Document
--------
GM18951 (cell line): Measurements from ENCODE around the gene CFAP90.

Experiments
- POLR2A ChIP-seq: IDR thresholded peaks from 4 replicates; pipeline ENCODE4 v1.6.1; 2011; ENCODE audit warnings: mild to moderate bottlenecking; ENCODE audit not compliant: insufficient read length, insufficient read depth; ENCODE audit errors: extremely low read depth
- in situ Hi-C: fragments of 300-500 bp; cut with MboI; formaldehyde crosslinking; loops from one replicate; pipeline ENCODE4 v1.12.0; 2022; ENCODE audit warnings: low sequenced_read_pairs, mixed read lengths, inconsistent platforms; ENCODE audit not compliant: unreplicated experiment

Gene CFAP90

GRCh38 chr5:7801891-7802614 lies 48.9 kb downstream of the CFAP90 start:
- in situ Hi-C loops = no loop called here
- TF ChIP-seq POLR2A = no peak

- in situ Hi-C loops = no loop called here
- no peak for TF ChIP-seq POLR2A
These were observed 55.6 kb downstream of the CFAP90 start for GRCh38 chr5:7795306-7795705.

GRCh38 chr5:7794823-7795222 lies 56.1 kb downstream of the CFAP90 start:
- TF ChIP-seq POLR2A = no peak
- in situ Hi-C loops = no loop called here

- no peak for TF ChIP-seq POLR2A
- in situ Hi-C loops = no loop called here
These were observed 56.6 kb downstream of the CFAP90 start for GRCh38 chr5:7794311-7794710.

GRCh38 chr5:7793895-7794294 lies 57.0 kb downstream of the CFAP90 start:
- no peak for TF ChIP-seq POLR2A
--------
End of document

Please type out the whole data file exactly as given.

GM18951 (cell line): Measurements from ENCODE around the gene CFAP90.

Experiments
- POLR2A ChIP-seq: IDR thresholded peaks from 4 replicates; pipeline ENCODE4 v1.6.1; 2011; ENCODE audit warnings: mild to moderate bottlenecking; ENCODE audit not compliant: insufficient read length, insufficient read depth; ENCODE audit errors: extremely low read depth
- in situ Hi-C: fragments of 300-500 bp; cut with MboI; formaldehyde crosslinking; loops from one replicate; pipeline ENCODE4 v1.12.0; 2022; ENCODE audit warnings: low sequenced_read_pairs, mixed read lengths, inconsistent platforms; ENCODE audit not compliant: unreplicated experiment

Gene CFAP90

GRCh38 chr5:7801891-7802614 lies 48.9 kb downstream of the CFAP90 start:
- in situ Hi-C loops = no loop called here
- TF ChIP-seq POLR2A = no peak

- in situ Hi-C loops = no loop called here
- no peak for TF ChIP-seq POLR2A
These were observed 55.6 kb downstream of the CFAP90 start for GRCh38 chr5:7795306-7795705.

GRCh38 chr5:7794823-7795222 lies 56.1 kb downstream of the CFAP90 start:
- TF ChIP-seq POLR2A = no peak
- in situ Hi-C loops = no loop called here

- no peak for TF ChIP-seq POLR2A
- in situ Hi-C loops = no loop called here
These were observed 56.6 kb downstream of the CFAP90 start for GRCh38 chr5:7794311-7794710.

GRCh38 chr5:7793895-7794294 lies 57.0 kb downstream of the CFAP90 start:
- no peak for TF ChIP-seq POLR2A